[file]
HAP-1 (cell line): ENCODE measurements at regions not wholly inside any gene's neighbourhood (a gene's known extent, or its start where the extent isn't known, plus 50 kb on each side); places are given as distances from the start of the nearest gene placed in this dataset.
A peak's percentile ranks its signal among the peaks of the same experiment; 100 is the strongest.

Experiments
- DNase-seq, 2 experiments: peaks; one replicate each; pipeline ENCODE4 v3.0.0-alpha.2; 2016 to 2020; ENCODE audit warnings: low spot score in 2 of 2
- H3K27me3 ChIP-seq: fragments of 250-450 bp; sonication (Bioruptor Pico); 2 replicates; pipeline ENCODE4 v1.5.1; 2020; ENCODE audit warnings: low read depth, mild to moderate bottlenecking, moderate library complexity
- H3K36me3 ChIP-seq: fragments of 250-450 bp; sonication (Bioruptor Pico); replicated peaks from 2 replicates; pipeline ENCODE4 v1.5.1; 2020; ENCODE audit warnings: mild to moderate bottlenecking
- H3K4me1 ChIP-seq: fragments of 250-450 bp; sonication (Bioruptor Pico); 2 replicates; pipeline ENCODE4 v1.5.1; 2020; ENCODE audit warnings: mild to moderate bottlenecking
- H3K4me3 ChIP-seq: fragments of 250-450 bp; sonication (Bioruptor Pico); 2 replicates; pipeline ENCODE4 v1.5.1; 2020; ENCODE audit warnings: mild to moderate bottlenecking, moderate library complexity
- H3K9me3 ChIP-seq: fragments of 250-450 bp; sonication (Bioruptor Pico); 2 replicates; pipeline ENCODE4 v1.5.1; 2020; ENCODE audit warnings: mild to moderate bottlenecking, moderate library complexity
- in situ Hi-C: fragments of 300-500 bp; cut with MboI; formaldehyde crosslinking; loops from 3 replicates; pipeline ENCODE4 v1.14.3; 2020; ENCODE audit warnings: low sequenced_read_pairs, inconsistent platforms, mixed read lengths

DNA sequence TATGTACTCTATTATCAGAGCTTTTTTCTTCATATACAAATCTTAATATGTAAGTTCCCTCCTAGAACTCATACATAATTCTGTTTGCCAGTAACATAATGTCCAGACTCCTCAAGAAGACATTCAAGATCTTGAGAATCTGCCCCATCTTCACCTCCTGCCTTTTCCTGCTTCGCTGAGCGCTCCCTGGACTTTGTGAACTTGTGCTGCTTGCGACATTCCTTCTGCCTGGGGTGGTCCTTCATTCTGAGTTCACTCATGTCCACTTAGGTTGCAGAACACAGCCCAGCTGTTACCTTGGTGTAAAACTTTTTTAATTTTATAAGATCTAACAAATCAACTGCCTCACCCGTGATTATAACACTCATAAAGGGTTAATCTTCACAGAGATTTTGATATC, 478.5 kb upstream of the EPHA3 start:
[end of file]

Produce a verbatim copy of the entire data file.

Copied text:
HAP-1 (cell line): ENCODE measurements at regions not wholly inside any gene's neighbourhood (a gene's known extent, or its start where the extent isn't known, plus 50 kb on each side); places are given as distances from the start of the nearest gene placed in this dataset.
A peak's percentile ranks its signal among the peaks of the same experiment; 100 is the strongest.

Experiments
- DNase-seq, 2 experiments: peaks; one replicate each; pipeline ENCODE4 v3.0.0-alpha.2; 2016 to 2020; ENCODE audit warnings: low spot score in 2 of 2
- H3K27me3 ChIP-seq: fragments of 250-450 bp; sonication (Bioruptor Pico); 2 replicates; pipeline ENCODE4 v1.5.1; 2020; ENCODE audit warnings: low read depth, mild to moderate bottlenecking, moderate library complexity
- H3K36me3 ChIP-seq: fragments of 250-450 bp; sonication (Bioruptor Pico); replicated peaks from 2 replicates; pipeline ENCODE4 v1.5.1; 2020; ENCODE audit warnings: mild to moderate bottlenecking
- H3K4me1 ChIP-seq: fragments of 250-450 bp; sonication (Bioruptor Pico); 2 replicates; pipeline ENCODE4 v1.5.1; 2020; ENCODE audit warnings: mild to moderate bottlenecking
- H3K4me3 ChIP-seq: fragments of 250-450 bp; sonication (Bioruptor Pico); 2 replicates; pipeline ENCODE4 v1.5.1; 2020; ENCODE audit warnings: mild to moderate bottlenecking, moderate library complexity
- H3K9me3 ChIP-seq: fragments of 250-450 bp; sonication (Bioruptor Pico); 2 replicates; pipeline ENCODE4 v1.5.1; 2020; ENCODE audit warnings: mild to moderate bottlenecking, moderate library complexity
- in situ Hi-C: fragments of 300-500 bp; cut with MboI; formaldehyde crosslinking; loops from 3 replicates; pipeline ENCODE4 v1.14.3; 2020; ENCODE audit warnings: low sequenced_read_pairs, inconsistent platforms, mixed read lengths

DNA sequence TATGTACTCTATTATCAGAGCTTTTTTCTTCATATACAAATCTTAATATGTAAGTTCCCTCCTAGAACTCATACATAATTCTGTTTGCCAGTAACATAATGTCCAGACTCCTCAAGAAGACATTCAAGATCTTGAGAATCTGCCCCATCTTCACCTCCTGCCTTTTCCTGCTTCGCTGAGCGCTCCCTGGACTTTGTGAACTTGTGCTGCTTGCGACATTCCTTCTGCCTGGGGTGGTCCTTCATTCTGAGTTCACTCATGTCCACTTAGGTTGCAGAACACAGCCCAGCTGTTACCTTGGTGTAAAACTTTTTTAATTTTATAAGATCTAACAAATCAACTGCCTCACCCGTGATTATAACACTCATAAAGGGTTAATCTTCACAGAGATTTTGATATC, 478.5 kb upstream of the EPHA3 start: